The First District Court of Appeal has decided not to hear the case involving a tenant who became the first person to beat an Ellis Act eviction at jury trial, after her landlord challenged the affirmation by the San Francisco Superior Court. This represents a major win for the tenant in a type of eviction case that is very rare for tenant’s to come out on top of.
What did it all come down to? A parking spot.
The Ellis Act, something we often refer to as the “nuclear bomb” of eviction options, is a 1985 state law that allows landlords to evict tenants by essentially “going out of business” (i.e. withdrawing units from the rental market and deed restricting the property). While it’s a bold move, it has become increasingly popular in cities like San Francisco and Oakland, where it is one of the Just Causes for eviction in a market with restrictive rent control laws and soaring property values. Read more about it here.
One of the provisions of the Ellis Act prohibits landlords from changing the terms of tenancy while pursing an eviction. In this case, tenant Betty Rose Allen had lived at the property with her mother since 1978 with only an oral rental agreement with the previous owner. That agreement included one of the two garages in the building, which she had let one of the other tenants use after she stopped driving, but never gave up the right to possession of. When the 3 unit building was sold to new owners in 2014, they bought out tenants in one unit and evicted tenants in a second unit through an owner move-in, leaving just Betty Rose Allen and her mother. Although the new owners’ realtor did have the tenants fill out a questionnaire regarding their rental agreement, the questionnaire only asked if the agreement included a “parking spot,” to which the tenants replied negatively since they had more than a single spot in their view, it was an entire garage plus driveway.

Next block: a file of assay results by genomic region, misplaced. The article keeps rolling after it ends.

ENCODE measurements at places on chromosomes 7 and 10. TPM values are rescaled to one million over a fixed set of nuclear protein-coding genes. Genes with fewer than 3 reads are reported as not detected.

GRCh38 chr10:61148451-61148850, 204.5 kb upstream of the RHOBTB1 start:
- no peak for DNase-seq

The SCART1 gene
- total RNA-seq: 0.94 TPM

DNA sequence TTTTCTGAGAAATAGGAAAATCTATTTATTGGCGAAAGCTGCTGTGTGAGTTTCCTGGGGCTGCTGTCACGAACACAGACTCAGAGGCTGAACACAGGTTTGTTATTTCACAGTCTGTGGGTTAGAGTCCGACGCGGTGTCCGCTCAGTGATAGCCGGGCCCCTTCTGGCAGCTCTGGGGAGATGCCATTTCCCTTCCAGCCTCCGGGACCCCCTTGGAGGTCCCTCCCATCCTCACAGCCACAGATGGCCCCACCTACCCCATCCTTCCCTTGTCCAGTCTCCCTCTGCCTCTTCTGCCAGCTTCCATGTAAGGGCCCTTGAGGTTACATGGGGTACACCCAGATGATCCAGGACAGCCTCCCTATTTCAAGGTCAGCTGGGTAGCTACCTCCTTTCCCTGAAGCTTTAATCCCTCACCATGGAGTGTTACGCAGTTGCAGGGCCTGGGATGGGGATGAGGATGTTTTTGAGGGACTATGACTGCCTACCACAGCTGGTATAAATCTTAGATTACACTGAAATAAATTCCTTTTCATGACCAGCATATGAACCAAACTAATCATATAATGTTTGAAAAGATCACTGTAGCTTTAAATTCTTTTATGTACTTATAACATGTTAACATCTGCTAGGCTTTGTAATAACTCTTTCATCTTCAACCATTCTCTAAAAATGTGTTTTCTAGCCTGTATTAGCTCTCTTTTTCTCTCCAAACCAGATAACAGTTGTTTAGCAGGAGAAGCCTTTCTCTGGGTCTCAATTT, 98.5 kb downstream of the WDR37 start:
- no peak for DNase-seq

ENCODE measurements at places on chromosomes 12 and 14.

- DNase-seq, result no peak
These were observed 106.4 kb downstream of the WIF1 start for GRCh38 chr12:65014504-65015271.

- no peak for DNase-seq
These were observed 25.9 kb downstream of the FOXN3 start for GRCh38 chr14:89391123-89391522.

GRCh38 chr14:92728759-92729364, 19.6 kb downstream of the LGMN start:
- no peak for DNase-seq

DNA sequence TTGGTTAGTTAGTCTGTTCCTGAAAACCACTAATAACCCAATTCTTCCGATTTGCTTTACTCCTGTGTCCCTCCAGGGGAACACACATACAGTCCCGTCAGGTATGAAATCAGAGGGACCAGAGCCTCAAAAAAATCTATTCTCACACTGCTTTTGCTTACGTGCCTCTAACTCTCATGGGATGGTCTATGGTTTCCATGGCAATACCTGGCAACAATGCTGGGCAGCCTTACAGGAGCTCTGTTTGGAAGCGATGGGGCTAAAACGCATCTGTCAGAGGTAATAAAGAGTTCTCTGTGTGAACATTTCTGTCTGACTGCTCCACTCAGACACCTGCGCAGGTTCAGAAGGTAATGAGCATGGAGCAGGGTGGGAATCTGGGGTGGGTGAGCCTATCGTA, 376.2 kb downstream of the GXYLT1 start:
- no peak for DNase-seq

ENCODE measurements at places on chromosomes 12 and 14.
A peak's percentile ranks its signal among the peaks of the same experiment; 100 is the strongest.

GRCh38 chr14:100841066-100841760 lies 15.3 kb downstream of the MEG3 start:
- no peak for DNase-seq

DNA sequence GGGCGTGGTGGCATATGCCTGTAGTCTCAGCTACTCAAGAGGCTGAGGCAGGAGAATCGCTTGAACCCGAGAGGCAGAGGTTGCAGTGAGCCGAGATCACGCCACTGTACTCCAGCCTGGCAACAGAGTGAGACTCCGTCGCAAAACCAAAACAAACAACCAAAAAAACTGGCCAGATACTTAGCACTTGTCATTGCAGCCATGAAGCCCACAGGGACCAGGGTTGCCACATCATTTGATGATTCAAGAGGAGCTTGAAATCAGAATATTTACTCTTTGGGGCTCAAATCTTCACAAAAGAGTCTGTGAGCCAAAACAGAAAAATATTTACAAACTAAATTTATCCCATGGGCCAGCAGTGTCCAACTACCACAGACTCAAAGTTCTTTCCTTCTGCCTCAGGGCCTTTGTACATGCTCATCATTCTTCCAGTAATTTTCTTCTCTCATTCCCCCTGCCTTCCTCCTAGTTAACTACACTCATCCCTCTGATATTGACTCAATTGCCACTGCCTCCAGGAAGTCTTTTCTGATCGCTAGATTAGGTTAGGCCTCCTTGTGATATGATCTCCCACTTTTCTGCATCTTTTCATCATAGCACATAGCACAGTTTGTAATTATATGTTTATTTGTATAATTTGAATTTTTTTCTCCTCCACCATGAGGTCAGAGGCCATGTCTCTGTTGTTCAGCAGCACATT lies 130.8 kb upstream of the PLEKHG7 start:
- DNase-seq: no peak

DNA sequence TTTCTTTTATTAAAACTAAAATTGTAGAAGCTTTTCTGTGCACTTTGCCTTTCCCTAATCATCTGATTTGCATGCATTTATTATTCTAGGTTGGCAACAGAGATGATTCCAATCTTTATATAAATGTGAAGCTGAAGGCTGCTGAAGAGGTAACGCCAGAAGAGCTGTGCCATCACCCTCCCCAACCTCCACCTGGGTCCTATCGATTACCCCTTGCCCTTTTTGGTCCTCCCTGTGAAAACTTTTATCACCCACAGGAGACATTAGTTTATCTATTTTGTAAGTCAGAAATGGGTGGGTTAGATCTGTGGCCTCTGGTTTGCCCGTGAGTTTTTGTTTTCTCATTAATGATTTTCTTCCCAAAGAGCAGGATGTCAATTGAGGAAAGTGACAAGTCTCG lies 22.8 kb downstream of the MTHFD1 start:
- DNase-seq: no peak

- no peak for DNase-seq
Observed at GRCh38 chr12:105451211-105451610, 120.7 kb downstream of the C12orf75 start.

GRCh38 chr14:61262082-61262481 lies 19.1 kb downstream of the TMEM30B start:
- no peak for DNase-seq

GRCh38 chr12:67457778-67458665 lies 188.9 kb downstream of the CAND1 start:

This lack of clarification may have ended up costing the landlords the case. The tenant argued that after the landlords had issued an Ellis Act termination notice and she had exercised her right to a one-year extension due to disabilities and senior status of her mother, the landlords changed the terms of her tenancy when they refused to let her mother’s medical providers park in the driveway as they had for years. The landlords had assumed the questionnaire in which the tenant stated she had no parking spot amounted to an estoppel certificate and argued that filling it out prohibited her from introducing evidence that her agreement included a garage, but the Court of Appeal—in their May 2019 opinion—disagreed.
The Court’s published opinion and decision not to hear the case represents a major win for the tenant and shows just how tricky this territory can be for landlords. As we always advise our clients, thoroughness upfront regarding any ambiguities is always worth the extra effort in the long run.